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I am trying to update table columns using a function. The input parameters of the function are data fields from the table that I want to update.

Let's say I have table with two columns ("Country" and "Capital"). The "Capital" is entered and I am using a function that returns a county name by capital name as input parameter. So, my update code is something like this:

UPDATE @TableName
SET Country=(SELECT Country FROM dbo.fn_GetCountryByCapital(Capital))

There is no error generated by IntelliSence,but on F5 press it say:

Incorrect syntax near 'Capital'.

Please, note that this is just a example (because it may looks to you silly). I give it sample in order to describe my problem. My real situation includes the use of several functions in the update statement.

Thank you in advance for the help. Joro

Possible Solution:

I have found other way to do this. It does not look so good, but it works:

  • I have added index in my temp table in order to use while statement
  • For each record in the table (using while statement) I have used temp variables to store the field information I have need
  • Then I have passed this information to my functions and the outcome I have used to update the table

My guess is that the brackets '( )' that surrounded the select statement and the function do not allowed the function to use the correct values from the table.

share|improve this question
Capital should be parameter. Do you want to update all rows of Country country with value return from your function? –  Thit Lwin Oo Feb 11 '12 at 9:57
Yes, I know :-]. I have written the rest function. If you do Update TableName Set Field1=Field2 It works. So, why i can not pass Field2 to my function? –  gotqn Feb 11 '12 at 10:00
Are you passing Capital as parameter, right? If so, should be parameter @Capital? –  Thit Lwin Oo Feb 11 '12 at 10:10
@Thit Lwin Oo, I get the value if the "Capital" from the current row of the table. This mean, "Capital" is a column in the table that I am updating. –  gotqn Feb 11 '12 at 10:17

1 Answer 1

learn the right way (most efficient) to build SQL:

    SET Country=b.Country
    FROM @TableName a
    INNER JOIN YourCountryCapitalTable b ON a.Capital=b.Capital

you can not code SQL like an application program, you need to use set logic and NOT per row logic. When you throw a bunch of functions into a SQL statement they most likely will need to be run per row, slowing down your queries (unless they are table functions in your FROM clause). If just incorporate the function into the query you can most likely see massive performance improvements because of index usage and operations occur on the complete and not row per row.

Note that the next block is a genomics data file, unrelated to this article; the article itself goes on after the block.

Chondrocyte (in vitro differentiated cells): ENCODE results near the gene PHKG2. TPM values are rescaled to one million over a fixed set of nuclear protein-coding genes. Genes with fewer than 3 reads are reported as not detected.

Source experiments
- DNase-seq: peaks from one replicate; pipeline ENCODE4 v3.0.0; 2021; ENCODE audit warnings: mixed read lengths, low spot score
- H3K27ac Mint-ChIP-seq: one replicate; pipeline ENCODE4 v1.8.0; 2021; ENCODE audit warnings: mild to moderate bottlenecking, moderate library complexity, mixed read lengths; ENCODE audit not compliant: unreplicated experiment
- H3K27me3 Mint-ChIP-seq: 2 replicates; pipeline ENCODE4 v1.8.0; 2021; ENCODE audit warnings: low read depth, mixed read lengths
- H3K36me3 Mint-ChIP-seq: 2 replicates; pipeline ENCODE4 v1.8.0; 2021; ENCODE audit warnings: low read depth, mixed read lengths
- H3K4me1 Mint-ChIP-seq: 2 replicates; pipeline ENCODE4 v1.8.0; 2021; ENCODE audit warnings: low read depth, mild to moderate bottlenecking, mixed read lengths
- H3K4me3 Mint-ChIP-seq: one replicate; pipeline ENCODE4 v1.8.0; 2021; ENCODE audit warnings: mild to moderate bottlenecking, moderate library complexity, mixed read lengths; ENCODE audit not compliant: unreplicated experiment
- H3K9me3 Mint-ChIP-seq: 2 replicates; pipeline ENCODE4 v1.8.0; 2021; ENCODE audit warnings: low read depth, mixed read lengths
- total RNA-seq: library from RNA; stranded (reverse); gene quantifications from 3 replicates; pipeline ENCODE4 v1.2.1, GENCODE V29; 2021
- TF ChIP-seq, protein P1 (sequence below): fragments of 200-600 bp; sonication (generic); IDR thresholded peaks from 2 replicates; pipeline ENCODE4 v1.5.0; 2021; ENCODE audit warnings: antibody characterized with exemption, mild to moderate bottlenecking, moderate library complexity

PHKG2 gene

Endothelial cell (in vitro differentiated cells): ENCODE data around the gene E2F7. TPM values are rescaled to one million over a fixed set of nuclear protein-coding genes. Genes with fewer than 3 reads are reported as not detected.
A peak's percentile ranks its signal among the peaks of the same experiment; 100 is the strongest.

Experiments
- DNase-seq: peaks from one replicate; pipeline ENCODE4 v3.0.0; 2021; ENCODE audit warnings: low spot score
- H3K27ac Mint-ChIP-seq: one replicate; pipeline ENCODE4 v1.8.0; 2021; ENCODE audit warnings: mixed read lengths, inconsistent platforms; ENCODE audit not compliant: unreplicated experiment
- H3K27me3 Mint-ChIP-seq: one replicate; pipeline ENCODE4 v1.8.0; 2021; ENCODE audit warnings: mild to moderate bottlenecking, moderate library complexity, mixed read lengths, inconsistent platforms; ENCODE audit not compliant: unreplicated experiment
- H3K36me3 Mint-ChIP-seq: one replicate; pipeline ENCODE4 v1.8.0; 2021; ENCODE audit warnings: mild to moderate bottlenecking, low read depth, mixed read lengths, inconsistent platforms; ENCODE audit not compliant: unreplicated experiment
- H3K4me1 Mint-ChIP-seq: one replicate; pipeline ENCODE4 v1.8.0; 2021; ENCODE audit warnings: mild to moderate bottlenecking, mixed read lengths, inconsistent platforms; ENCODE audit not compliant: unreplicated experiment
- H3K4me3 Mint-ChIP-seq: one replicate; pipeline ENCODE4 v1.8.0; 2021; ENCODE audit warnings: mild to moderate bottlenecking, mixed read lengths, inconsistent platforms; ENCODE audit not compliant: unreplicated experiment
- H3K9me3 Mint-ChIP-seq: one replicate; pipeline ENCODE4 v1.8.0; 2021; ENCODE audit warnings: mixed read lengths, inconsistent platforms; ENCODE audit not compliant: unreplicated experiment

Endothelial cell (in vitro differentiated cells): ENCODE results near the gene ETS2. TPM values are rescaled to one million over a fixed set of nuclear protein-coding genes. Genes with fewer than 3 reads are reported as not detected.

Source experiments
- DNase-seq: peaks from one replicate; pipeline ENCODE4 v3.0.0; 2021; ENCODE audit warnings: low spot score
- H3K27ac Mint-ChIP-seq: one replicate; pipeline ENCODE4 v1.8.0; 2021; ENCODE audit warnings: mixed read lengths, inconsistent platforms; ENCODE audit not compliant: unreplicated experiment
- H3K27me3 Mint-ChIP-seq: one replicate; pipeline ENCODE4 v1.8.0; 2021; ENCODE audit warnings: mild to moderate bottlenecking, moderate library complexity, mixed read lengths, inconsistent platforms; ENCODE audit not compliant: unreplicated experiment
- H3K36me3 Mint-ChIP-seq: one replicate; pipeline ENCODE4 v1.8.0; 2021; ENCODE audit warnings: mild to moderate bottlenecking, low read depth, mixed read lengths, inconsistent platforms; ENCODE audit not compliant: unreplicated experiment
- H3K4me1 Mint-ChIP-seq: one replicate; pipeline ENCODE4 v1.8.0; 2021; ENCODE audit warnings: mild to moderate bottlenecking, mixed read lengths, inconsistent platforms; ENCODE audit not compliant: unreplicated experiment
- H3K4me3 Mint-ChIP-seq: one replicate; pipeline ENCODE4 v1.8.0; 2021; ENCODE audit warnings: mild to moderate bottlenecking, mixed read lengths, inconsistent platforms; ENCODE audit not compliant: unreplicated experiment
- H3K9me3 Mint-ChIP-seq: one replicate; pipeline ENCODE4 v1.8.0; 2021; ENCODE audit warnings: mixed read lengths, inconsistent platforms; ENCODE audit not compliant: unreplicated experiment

it is sad to have to very sql code that isn't elegant and often repeats itself all over the place. however, your main sql goal is fast data retrieval (index usage and set operations) and not some fancy coding beauty contest.

I have found other way to do this. yuck yuck yuck, sounds like a future question here on SO when the next person needs to maintain this code. You don't need an index to use a WHILE. If you have so many rows in your temp table that you need an index, a WHILE is the LAST thing you should be doing!

share|improve this answer
What the hell dude? DO you think if there is way not to use functions but Update with INNER JOIN i won't do it? Do you read my post and understand in what situation am I? Something more, I do not want performance here. I have a large amount if data that I should modified,update,etc, but only once time. The result will be a normal table. I am doing manipulation over the data for once... –  gotqn Feb 11 '12 at 11:02
I missed in your question where you say this is a "one time" run. I reread your question and still didn't see where you said that this was a one time run. You say DO you think if there is way not to use functions but Update with INNER JOIN i won't do it? however you post a question about an Incorrect syntax near ... error. I figure if you can't read the manual then you don't know SQL very well. I guess my bad. anyway, if this is a one time run, then looping is fine if you have enough time for this to run. –  yyyy Feb 11 '12 at 11:53
for this one time run, I'd still prefer as much set based processing as possible, try using temp tables to hold intermediate values, OUTPUT can be very help full in these situations. –  yyyy Feb 11 '12 at 11:55
True, and I am using it. But sometimes you can not do the things in a easy, good-looking way. No matter, after all the answer is that using () around select statement isolated it from the current update columns. –  gotqn Feb 11 '12 at 12:47

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